The Dallas Transportation Department is looking to standardize its approach in addressing traffic safety concerns of residents.

Director of Transportation Ghassan Khankarli presented plans for a newly proposed service request system to the transportation and infrastructure committee May 16. Khankarli said the purpose of the new system is to better track projects and provide a consistent point of contact between the city and residents to find a "good solution."

Most residents request road humps on their neighborhood streets to calm traffic, according to Khankarli. However, he added that options including horizontal shifts in roadways, traffic circles and street width reductions are also available to inhibit speeding.

“The importance of what we’re trying to do is to try to inform the public that there are options out there for traffic calming other than road humps,” Khankarli said.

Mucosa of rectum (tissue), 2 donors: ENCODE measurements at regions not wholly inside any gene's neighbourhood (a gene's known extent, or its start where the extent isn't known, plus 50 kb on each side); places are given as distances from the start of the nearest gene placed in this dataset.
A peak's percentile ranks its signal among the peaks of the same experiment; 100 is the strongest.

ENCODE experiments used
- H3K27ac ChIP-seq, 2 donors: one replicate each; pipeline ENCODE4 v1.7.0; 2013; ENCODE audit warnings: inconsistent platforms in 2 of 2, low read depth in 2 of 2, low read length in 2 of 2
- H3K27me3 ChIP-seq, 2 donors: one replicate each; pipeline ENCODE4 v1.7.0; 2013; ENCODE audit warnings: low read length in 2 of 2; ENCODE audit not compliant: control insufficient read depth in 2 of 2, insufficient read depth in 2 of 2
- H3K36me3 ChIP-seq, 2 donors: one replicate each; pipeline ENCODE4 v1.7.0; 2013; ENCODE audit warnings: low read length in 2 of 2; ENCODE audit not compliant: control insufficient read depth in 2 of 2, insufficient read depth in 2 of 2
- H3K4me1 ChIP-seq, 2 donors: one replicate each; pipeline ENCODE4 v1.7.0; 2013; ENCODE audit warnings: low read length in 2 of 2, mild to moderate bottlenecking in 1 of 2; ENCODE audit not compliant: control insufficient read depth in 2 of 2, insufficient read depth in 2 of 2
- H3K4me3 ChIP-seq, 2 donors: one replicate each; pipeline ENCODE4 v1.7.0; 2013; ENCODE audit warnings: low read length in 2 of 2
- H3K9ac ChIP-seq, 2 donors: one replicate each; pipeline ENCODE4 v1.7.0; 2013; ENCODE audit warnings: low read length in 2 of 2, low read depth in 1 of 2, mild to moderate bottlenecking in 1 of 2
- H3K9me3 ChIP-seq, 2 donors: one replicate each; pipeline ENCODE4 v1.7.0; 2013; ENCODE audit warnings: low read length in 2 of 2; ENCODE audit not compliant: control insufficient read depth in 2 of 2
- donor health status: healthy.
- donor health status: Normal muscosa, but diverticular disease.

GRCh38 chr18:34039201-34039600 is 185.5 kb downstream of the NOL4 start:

Steps in the proposed process would include the following:

  • Residents would submit traffic safety concerns by calling 311 or through an app.

  • The department of transportation’s engineering team would review the service request and contact the requestor for additional information as needed. Also a site visit “to better understand the roadway dynamics and driver behavior” would be performed.

  • If an engineering solution is recommended, city staff would coordinate with the requestor to route a petition seeking support of at least two-thirds of affected property owners.

All eligible locations deemed to be of low cost would be implemented on a first-come, first-served basis, according to Khankarli’s presentation. Capital projects would be funded through a variety of funding mechanisms and would be in a separate category. An inventory of eligible locations will be developed and prioritized as funding is utilized.

About $1.5 million has been dedicated to traffic-calming measures in the city’s annual budgets for fiscal years 2020-21 and 2021-22, the presentation stated. Another $200,000 was provided in the fiscal year 2021-22 budget to combat street racing primarily on arterial roadways.

Khankarli said he expects a resolution to go before City Council for approval this summer.